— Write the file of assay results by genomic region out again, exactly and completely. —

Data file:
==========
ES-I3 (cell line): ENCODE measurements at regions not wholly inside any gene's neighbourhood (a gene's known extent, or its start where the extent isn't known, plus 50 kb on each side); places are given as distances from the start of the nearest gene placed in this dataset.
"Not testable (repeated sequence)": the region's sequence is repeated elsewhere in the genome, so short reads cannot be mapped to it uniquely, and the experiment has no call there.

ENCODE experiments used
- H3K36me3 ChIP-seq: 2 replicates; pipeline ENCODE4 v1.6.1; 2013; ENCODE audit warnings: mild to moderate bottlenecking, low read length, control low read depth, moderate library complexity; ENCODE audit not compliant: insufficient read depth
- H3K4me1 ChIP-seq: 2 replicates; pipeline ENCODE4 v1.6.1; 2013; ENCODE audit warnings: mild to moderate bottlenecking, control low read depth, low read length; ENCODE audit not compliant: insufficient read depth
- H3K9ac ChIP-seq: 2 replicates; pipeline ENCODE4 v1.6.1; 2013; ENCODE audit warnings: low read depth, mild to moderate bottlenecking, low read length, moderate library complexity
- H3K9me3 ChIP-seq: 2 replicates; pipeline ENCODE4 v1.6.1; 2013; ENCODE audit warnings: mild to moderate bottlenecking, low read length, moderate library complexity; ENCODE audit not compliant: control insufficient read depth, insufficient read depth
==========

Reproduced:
ES-I3 (cell line): ENCODE measurements at regions not wholly inside any gene's neighbourhood (a gene's known extent, or its start where the extent isn't known, plus 50 kb on each side); places are given as distances from the start of the nearest gene placed in this dataset.
"Not testable (repeated sequence)": the region's sequence is repeated elsewhere in the genome, so short reads cannot be mapped to it uniquely, and the experiment has no call there.

ENCODE experiments used
- H3K36me3 ChIP-seq: 2 replicates; pipeline ENCODE4 v1.6.1; 2013; ENCODE audit warnings: mild to moderate bottlenecking, low read length, control low read depth, moderate library complexity; ENCODE audit not compliant: insufficient read depth
- H3K4me1 ChIP-seq: 2 replicates; pipeline ENCODE4 v1.6.1; 2013; ENCODE audit warnings: mild to moderate bottlenecking, control low read depth, low read length; ENCODE audit not compliant: insufficient read depth
- H3K9ac ChIP-seq: 2 replicates; pipeline ENCODE4 v1.6.1; 2013; ENCODE audit warnings: low read depth, mild to moderate bottlenecking, low read length, moderate library complexity
- H3K9me3 ChIP-seq: 2 replicates; pipeline ENCODE4 v1.6.1; 2013; ENCODE audit warnings: mild to moderate bottlenecking, low read length, moderate library complexity; ENCODE audit not compliant: control insufficient read depth, insufficient read depth